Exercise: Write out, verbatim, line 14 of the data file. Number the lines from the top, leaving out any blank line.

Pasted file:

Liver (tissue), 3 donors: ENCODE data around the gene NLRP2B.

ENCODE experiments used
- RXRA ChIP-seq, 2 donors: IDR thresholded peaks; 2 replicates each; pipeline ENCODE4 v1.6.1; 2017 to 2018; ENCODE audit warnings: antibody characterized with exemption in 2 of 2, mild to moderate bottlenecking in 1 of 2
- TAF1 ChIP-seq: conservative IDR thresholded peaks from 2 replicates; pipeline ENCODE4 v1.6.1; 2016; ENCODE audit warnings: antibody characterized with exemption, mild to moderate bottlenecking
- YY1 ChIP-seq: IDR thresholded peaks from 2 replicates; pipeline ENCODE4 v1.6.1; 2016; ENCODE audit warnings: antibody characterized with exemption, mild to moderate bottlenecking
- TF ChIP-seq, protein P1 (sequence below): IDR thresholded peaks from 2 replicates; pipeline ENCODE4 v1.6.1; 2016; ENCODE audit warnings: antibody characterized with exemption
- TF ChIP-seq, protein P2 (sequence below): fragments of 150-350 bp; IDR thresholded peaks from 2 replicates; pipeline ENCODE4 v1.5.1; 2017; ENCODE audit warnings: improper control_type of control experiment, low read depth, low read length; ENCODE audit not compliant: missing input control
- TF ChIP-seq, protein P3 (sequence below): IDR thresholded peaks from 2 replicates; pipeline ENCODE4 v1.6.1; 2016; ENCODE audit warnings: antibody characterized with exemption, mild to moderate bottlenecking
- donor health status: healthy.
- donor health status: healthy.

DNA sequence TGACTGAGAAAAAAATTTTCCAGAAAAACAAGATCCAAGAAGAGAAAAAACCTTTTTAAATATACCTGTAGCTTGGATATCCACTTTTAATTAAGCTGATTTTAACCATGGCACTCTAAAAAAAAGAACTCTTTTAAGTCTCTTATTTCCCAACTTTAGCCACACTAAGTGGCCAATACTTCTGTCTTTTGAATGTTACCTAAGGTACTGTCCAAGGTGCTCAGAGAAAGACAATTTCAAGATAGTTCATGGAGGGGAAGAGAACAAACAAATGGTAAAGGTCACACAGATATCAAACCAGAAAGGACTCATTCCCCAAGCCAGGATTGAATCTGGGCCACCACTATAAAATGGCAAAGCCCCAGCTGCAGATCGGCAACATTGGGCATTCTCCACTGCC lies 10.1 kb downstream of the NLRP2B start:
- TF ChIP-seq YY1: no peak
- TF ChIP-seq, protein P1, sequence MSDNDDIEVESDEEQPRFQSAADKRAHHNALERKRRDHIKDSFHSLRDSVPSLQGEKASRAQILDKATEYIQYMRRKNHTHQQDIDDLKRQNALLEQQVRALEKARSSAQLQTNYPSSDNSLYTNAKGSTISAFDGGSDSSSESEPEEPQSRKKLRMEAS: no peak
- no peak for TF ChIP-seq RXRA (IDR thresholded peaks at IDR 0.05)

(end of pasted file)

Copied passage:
- no peak for TF ChIP-seq RXRA (IDR thresholded peaks at IDR 0.05)